In response to:

Hostess Bankruptcy: What Role Did Policy Play?

Nevirim Wrote: Nov 19, 2012 9:27 AM
The article written by Chris Edwards is nothing of real significance, unions and collective bargaining have been around now for generations. The problem has always been the "power base." It really doesn't matter about the issues and products, the manufacturing and even the people, its the ability of those in Power to dictate what they want and get it over the "de-d bodies" of either Union employees or the product manufacturer. Union employees are dictated by the Unions to do what they need or want regardless if it morally right or otherwise. If you are a "Good Union Employee" your fidelity, if one has any, is not to the "employer" the one paying their wages or their benefits, but to the Unions. And the Unions in return manipulate
Nevirim Wrote: Nov 19, 2012 9:35 AM
cont... their "forces" with the desire for more! Why should we think that the "strong arm tactics of the Unions and the Chicago Politics machine are so different? they're not! Consider Detroit! A city built on Unions and power! And what is the city today? A slum, the glory of what it was going to be, is nowhere to be seen! This can not be blamed on the "car Industry" or at least not all of it! The jobs and the companies when south they could not Keep up with the demands from these unions and the cost involved, so you had bail outs and government assistance to keep something alive which was already dead. but no one wanted to take responsibility for their actions in causing this. So now we have another example of Policy and Union business,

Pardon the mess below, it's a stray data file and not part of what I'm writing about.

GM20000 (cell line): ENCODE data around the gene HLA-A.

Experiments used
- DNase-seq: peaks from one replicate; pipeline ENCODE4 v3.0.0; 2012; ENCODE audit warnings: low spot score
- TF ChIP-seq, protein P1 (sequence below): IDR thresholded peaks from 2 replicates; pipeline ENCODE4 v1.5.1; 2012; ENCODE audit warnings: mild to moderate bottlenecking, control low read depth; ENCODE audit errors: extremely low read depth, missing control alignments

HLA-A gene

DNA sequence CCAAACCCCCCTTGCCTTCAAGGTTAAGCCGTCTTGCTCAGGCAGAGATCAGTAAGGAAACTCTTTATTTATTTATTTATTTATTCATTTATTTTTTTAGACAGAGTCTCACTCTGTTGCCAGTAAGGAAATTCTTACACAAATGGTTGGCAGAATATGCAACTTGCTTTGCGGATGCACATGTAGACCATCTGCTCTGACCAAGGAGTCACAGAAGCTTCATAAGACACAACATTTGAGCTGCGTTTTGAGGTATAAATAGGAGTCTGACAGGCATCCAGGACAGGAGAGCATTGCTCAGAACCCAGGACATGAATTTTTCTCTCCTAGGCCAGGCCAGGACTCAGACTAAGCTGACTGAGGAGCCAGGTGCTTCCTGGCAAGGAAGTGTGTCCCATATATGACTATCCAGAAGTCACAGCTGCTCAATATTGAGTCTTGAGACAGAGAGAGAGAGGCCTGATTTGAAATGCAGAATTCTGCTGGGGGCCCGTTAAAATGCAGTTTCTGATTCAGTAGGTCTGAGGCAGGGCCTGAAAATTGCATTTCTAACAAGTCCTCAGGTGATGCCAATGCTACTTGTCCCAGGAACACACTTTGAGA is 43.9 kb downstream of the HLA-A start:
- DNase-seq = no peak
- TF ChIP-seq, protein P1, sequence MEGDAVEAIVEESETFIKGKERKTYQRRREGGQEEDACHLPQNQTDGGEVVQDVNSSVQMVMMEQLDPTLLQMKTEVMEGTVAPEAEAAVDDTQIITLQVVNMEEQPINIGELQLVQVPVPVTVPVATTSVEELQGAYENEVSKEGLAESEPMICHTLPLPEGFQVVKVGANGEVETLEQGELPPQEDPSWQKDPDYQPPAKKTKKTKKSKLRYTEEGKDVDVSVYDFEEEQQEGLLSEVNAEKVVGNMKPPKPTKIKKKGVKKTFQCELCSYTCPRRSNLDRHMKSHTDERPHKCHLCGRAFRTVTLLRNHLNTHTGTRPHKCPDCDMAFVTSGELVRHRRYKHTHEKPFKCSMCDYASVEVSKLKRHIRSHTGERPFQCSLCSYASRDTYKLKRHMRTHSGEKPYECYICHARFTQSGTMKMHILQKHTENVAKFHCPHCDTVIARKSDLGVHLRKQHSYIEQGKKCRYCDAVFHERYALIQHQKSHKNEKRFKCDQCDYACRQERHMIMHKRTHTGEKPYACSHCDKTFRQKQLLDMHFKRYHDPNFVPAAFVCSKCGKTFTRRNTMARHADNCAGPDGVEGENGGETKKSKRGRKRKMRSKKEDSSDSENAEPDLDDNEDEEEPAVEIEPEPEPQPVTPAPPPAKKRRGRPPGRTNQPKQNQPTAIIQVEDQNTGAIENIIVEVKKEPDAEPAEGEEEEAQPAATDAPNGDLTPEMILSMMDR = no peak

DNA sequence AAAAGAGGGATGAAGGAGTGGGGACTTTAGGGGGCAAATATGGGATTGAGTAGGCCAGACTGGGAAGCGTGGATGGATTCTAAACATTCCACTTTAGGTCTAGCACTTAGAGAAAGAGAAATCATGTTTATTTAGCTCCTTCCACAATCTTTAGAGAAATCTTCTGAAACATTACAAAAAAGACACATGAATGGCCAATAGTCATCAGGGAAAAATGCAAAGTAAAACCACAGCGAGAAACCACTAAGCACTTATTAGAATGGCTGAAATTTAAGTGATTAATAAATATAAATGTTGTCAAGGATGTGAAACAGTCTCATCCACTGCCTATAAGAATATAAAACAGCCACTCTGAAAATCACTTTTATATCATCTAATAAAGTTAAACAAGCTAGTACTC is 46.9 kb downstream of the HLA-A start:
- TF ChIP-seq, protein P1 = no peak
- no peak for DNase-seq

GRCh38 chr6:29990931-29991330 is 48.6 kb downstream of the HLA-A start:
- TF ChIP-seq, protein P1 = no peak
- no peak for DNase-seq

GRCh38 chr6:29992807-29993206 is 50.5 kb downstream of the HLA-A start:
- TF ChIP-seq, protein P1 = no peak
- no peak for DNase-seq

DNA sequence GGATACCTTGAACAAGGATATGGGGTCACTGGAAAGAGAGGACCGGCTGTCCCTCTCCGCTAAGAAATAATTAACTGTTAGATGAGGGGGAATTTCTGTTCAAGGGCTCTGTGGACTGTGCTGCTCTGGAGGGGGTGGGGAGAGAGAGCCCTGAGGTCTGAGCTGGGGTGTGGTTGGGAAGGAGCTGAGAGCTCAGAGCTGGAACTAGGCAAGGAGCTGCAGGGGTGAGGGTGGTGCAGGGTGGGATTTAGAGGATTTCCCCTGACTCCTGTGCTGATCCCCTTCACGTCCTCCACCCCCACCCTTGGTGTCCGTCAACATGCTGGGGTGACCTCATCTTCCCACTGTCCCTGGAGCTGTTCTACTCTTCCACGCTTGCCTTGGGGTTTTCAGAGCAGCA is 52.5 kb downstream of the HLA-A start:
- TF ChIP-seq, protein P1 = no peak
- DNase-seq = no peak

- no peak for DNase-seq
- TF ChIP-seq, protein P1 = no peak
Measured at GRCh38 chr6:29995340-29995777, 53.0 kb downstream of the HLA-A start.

Nevirim Wrote: Nov 19, 2012 9:42 AM
Hostess is out, regardless of "Sugar" and 18000 employees are unemployed. Now the Government has to pay more in unemployment benefits. Is this going to come out of the Unions? Are they going to find new jobs and new business for those who are out? Do these people continue to pay Union while they seek for other jobs? And what happens if they find another job and its "Non Union?" Are they "Black-balled" as Traitors to the Unions? There are a lot of question that "should be answered" but probably will not be answered. I am sorry that Hostess lost the fight but this is only an indication of the times that face us all.

The demise of Hostess and Twinkies is not a national emergency, but it is certainly sad when a major business goes under and thousands of people lose their jobs.

If federal and state policymakers want to play a useful role here, they should study why Hostess couldn’t make a go of it. Were there tax or regulatory factors that stood in the way of the company earning a decent rate of return?

Unions were an important factor that pushed up the firm’s costs and reduced its operational efficiency. The policy reform here is obvious for people who appreciate market economics: repeal America’s coercive union laws. If policymakers don’t...